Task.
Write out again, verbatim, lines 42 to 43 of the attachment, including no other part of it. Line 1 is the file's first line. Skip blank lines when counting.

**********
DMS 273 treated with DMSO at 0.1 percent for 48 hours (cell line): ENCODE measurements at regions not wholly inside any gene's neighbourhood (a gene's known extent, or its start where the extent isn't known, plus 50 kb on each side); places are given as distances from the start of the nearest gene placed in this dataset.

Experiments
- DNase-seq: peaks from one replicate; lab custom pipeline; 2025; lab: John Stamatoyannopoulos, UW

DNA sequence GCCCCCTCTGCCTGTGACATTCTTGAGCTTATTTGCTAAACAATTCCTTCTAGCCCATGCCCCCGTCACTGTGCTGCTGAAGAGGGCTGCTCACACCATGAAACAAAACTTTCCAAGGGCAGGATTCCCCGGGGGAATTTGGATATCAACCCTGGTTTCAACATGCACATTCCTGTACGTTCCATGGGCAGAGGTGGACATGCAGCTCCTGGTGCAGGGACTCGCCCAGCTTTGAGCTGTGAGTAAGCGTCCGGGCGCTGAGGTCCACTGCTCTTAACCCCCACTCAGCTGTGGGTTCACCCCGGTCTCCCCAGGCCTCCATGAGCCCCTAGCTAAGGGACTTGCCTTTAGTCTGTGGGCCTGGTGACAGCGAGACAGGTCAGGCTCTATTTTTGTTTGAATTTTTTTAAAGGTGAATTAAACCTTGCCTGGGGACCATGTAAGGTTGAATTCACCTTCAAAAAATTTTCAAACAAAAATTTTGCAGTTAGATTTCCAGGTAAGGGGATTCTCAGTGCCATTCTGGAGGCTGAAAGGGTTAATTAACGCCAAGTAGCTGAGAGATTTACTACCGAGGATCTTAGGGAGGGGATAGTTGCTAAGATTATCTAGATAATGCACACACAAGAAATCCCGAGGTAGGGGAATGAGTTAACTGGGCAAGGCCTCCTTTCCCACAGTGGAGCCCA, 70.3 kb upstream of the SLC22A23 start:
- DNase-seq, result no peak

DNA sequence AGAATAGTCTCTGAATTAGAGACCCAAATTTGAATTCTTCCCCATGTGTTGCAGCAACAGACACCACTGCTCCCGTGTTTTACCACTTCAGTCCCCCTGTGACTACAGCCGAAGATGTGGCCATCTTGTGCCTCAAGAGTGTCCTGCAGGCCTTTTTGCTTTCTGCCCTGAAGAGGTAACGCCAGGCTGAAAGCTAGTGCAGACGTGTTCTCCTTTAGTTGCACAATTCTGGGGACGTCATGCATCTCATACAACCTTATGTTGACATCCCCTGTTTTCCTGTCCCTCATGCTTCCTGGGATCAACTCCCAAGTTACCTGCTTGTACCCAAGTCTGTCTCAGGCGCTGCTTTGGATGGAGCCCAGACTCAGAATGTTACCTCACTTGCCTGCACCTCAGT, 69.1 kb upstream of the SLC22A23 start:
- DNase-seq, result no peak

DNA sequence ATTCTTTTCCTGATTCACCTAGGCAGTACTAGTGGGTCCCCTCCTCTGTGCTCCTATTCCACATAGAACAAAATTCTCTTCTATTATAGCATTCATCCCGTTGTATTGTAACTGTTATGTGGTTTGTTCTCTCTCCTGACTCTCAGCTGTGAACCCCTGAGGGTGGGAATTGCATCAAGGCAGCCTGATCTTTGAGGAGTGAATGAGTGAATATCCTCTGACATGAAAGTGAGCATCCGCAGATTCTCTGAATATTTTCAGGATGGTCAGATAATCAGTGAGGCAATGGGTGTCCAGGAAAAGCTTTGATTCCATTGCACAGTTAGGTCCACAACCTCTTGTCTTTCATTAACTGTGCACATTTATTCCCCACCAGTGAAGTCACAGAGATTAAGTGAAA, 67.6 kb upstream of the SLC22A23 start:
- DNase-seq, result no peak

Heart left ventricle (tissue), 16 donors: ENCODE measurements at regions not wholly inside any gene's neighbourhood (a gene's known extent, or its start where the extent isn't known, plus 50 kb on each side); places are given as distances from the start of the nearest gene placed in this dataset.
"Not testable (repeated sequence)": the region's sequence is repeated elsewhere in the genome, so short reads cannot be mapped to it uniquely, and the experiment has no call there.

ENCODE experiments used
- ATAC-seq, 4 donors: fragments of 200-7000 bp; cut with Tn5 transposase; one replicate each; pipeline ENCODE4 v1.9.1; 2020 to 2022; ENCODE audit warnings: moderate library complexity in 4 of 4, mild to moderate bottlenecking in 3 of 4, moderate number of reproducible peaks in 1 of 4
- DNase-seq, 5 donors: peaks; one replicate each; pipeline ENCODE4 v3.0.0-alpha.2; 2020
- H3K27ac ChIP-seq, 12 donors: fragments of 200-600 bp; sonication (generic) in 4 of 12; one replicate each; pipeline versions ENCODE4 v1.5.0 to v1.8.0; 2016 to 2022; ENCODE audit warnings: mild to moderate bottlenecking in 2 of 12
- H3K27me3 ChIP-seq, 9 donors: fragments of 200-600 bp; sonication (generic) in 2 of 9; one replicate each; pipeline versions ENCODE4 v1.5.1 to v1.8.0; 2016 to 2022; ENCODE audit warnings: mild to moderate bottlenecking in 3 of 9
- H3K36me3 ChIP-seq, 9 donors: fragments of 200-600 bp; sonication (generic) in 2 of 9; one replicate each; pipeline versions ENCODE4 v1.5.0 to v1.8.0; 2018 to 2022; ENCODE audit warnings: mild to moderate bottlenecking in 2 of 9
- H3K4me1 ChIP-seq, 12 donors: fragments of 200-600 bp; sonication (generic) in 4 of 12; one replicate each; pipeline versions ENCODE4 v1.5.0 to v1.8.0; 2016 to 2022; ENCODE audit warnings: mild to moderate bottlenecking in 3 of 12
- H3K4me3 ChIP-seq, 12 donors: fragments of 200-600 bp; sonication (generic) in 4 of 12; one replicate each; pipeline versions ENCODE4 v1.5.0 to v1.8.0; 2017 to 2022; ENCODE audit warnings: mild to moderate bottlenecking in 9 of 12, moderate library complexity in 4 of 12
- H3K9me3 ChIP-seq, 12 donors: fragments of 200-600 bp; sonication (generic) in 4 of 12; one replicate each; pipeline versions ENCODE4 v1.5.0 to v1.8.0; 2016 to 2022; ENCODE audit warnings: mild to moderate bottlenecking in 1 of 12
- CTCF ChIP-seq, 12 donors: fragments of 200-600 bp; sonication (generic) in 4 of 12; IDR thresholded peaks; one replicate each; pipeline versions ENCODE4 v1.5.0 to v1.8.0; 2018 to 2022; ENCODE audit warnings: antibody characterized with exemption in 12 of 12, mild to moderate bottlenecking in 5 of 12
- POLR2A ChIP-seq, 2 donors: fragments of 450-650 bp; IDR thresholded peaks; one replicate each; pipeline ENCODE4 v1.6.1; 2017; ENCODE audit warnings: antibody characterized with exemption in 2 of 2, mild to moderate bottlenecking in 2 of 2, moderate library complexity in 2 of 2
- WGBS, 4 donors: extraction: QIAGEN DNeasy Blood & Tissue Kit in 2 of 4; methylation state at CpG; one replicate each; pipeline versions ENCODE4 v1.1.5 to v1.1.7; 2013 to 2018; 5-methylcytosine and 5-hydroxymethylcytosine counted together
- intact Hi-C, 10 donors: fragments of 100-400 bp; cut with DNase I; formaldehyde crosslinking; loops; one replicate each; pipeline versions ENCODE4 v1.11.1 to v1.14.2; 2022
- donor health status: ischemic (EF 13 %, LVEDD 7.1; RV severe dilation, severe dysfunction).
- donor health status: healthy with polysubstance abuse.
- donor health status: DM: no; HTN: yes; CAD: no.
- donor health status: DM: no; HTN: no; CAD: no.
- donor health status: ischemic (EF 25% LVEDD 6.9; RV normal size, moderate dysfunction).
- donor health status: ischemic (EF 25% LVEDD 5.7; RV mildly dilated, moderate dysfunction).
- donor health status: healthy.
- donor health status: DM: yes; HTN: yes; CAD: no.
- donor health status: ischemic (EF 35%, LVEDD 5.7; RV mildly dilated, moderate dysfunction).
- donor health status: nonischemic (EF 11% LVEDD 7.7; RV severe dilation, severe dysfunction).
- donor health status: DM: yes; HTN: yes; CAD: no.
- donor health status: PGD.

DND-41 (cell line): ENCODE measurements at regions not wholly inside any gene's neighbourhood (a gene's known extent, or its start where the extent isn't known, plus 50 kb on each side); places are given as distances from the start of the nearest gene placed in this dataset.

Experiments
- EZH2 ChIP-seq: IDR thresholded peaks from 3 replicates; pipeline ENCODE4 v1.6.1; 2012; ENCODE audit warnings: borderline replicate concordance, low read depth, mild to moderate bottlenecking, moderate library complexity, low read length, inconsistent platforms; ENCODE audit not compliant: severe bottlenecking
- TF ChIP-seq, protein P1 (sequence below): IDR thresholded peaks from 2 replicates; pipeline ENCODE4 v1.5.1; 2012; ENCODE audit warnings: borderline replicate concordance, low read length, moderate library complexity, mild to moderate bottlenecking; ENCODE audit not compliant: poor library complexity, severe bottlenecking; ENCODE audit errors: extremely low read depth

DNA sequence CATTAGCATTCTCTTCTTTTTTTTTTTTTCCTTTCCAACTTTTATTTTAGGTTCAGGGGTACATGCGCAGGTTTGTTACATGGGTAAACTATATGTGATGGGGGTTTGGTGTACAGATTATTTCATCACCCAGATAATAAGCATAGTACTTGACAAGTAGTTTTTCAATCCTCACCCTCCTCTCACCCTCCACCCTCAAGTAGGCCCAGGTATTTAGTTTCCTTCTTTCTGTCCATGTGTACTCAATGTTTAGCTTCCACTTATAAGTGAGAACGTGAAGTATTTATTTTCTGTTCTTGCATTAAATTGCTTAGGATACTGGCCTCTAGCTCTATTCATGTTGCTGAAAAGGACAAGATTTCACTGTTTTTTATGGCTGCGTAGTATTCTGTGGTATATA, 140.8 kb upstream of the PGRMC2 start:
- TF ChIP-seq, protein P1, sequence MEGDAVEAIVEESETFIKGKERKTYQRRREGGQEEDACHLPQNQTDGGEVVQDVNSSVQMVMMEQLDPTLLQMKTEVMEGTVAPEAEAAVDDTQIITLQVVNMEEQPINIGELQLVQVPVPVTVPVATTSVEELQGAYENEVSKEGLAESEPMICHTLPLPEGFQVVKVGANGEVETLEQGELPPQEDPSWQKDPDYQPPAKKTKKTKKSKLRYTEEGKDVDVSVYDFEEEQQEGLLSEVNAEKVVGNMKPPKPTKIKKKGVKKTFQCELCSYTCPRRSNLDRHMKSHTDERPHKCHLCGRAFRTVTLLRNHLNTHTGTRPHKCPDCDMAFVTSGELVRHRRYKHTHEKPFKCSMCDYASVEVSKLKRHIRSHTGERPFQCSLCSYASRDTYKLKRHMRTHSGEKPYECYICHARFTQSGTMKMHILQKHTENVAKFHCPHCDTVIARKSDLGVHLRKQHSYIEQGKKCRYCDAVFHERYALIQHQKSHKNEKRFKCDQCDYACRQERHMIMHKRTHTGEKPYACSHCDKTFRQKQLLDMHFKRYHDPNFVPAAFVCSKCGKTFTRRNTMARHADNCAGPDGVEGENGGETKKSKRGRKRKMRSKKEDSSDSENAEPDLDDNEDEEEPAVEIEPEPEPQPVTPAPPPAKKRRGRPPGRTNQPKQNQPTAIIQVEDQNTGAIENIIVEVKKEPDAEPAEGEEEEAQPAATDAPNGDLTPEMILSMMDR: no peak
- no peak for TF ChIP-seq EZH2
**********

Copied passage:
- TF ChIP-seq, protein P1, sequence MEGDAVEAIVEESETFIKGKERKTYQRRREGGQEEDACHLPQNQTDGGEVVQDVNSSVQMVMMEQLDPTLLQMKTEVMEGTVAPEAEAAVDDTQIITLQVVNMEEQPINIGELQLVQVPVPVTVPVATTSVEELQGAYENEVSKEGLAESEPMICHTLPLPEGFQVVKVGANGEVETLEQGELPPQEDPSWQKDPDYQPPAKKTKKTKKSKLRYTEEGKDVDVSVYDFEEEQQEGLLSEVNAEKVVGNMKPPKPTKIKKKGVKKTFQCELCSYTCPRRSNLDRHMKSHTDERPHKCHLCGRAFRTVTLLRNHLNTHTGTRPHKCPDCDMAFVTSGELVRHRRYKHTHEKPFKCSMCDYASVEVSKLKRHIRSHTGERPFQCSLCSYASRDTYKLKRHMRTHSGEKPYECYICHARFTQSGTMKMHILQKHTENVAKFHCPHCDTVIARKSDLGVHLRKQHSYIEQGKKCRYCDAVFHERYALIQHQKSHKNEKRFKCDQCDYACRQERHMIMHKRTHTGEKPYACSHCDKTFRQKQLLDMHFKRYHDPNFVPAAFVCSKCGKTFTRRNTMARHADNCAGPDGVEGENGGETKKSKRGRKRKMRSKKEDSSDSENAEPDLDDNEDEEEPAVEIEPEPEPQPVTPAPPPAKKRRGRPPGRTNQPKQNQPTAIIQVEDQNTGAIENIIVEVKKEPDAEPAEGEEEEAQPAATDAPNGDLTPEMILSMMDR: no peak
- no peak for TF ChIP-seq EZH2